Be the Person: That Finds Compassion

Compassion is a word that is flippantly thrown around almost as much as the word love. People profess their love for food, clothes, sports, hobbies, and people without truly processing or completely understanding the depth and meaning of the word love. Not knowing the depth of the word has been a detriment to its meaning and value and caused love to be played out as just a feeling rather than an action.

In the same manner, the word compassion falls so easily from our lips, and we fail to realize that it’s so much more than a feeling. It’s whole-hearted action. We use the word compassion so easily that we don’t acknowledge that it’s not so easily practiced as it is spoken. 

Is it in short supply when we don’t the return we’re looking for when working with a child from a hard place? Do we lose compassion for a child or a situation when the change we worked so hard for doesn’t happen?  Do we change from compassionate to angry when WE put so much hard work into a child’s success and don’t get the anticipated return?

It’s human nature to lose compassion during a time of hardship. In the Bible, only a few days before Christ crucifixion, people praised Him in the streets, and then only a few days later those same people were yelling, “Crucify Him.” Jesus was not the king they wanted or expected—the king that would conquer the Romans and rescue them from their power. Because they were disappointed, they quickly turned on Him and lost their love and compassion.

How do you look at children from hard places? Usually, in the initial stages, our hearts are broken for them, and we say empathetically, “They have been through so much!”. We are moved by compassion to help them. And how often, once we are actively working with them, do we find ourselves frustrated with their hourly temper tantrums or full of anger and because they threw all the couch pillows and broke your favorite vase.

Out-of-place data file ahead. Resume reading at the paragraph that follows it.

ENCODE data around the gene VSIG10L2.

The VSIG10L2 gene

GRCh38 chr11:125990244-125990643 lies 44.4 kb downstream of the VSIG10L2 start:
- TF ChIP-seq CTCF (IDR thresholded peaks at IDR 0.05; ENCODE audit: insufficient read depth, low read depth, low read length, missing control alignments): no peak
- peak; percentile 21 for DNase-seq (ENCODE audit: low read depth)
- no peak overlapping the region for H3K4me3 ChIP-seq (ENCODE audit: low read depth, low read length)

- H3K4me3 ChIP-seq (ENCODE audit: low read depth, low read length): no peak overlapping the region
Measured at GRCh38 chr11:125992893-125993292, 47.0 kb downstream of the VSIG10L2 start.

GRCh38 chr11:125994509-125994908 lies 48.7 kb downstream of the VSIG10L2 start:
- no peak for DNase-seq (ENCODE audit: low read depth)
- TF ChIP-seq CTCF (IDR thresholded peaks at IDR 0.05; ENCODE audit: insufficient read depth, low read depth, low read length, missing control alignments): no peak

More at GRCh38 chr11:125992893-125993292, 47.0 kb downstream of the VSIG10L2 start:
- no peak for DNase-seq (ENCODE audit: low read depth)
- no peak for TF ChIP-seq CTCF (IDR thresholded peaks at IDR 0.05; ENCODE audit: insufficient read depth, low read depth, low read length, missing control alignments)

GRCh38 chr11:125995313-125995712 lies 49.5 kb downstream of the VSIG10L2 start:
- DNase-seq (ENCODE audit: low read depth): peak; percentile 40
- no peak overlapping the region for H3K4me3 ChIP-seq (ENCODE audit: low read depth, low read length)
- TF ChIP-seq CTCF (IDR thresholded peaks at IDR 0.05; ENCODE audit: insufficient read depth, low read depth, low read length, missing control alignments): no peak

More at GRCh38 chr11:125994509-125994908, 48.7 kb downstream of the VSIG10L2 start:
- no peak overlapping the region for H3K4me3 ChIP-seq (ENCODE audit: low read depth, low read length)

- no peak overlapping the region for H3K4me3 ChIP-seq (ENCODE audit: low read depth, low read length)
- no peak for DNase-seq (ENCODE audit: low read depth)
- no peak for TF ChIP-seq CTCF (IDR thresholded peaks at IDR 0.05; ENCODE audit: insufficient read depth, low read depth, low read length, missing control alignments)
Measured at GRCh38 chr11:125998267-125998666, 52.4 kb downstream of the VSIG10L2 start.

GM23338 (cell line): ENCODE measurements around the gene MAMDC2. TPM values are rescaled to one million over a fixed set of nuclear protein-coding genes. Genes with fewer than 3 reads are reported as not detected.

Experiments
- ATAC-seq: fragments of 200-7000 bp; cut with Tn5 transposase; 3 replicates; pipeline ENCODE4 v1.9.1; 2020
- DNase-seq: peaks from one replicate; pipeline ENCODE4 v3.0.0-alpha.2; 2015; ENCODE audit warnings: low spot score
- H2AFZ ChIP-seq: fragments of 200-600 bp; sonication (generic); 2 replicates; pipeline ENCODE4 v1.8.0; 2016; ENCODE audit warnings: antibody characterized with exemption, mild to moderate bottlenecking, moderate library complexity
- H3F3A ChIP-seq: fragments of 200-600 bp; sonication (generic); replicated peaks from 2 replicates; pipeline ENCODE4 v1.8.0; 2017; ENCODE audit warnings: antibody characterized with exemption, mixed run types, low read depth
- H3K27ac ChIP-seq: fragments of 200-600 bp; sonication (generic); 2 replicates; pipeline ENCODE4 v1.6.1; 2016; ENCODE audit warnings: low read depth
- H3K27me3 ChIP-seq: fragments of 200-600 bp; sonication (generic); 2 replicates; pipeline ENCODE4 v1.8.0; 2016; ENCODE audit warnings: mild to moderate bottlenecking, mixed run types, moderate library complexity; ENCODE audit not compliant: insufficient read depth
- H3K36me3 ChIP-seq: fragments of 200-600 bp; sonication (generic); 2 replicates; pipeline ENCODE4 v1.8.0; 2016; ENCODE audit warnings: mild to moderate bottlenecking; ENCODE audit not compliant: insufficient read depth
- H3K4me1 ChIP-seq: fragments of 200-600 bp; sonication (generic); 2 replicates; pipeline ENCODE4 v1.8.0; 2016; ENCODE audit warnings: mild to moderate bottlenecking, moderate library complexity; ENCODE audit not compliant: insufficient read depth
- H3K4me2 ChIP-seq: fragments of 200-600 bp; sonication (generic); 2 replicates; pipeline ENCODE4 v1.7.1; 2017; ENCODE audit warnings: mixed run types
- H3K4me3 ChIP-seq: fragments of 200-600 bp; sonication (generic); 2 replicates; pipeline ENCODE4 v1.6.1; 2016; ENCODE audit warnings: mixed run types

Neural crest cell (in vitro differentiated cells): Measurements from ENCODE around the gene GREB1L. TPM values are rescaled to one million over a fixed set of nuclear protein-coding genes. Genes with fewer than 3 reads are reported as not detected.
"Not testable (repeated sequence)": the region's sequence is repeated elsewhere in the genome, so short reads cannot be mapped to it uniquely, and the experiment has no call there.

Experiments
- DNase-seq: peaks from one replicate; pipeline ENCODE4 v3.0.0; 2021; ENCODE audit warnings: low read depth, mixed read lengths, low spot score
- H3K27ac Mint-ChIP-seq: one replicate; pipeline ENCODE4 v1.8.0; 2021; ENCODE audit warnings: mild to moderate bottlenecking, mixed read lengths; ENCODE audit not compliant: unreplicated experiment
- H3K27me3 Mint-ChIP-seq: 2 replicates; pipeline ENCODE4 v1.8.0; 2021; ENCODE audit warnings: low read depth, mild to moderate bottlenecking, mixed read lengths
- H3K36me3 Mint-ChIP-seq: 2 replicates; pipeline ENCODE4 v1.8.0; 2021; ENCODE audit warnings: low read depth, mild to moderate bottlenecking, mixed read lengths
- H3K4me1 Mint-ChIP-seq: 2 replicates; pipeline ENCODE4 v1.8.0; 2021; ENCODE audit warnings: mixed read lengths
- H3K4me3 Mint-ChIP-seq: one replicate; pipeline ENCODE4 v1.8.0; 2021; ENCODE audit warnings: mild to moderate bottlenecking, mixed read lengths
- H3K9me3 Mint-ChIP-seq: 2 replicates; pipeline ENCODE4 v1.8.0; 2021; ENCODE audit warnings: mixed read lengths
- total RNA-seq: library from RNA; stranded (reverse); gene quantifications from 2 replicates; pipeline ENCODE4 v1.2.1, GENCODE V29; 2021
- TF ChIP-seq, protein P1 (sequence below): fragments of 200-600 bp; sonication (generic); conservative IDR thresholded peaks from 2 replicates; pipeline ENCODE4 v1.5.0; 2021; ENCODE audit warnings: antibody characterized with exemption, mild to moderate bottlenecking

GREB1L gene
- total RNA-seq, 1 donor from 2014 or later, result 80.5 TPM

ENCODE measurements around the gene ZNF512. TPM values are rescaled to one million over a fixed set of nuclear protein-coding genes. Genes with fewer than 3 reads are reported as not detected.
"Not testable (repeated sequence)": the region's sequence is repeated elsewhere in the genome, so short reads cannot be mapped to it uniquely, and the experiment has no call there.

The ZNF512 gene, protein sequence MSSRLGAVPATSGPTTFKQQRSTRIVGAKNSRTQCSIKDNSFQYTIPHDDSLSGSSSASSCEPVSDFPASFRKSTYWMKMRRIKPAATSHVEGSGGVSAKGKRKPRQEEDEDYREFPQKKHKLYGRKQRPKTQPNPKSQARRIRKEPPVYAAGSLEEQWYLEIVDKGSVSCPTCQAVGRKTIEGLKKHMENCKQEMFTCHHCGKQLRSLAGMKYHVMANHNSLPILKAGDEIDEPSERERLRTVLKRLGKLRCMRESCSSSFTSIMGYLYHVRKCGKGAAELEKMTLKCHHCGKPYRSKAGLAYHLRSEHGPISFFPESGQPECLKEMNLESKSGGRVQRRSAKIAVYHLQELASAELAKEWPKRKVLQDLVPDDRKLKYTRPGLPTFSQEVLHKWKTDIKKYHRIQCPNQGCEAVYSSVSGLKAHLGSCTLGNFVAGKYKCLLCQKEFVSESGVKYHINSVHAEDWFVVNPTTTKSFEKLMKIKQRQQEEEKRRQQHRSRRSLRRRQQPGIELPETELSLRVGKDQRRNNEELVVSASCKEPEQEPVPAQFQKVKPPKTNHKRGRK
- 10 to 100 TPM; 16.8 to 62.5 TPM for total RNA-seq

How often do we lovingly take a child into our homes hoping, “faithing” (I know that’s not a word), willing a child to fully succeed, but become exasperated and want to quit after days, months, or even years of loving and investing in a child that only has limited success. Sometimes we lose our compassion and resort to old authoritarian ways of punishment, trying to get the results we want, and our desire and purpose to disciple a child to Christlikeness is lost because we lost our compassion.

We can read about compassion in the Bible.  We can feel compassion and even be moved to some level of action, but we need to go beyond the easy actions and actively practice compassion for kids from hard places.  you must LOOK for compassion.

Compassion doesn’t just happen. We must look for it daily—in moments, minutes, days, months, and years to come.

How do we find compassion? 

The definition of compassion is a feeling of deep sympathy and sorrow for another who is hurting, in pain, or has misfortune and is accompanied by a strong desire to help the suffering.

Compassion literally means “to suffer together”

Jesus was the best example of compassion, and the scripture often illustrates His deep compassion for people. He had so much compassion that He was willing to lay down his life for us. How did He find compassion?

1. He listened to His Heavenly Father.

Even as a young boy, Jesus was listening to the will of the God.  Jesus always was ready to listen to His Father’s directions. (See Luke 2:49)

2. He was always in the community.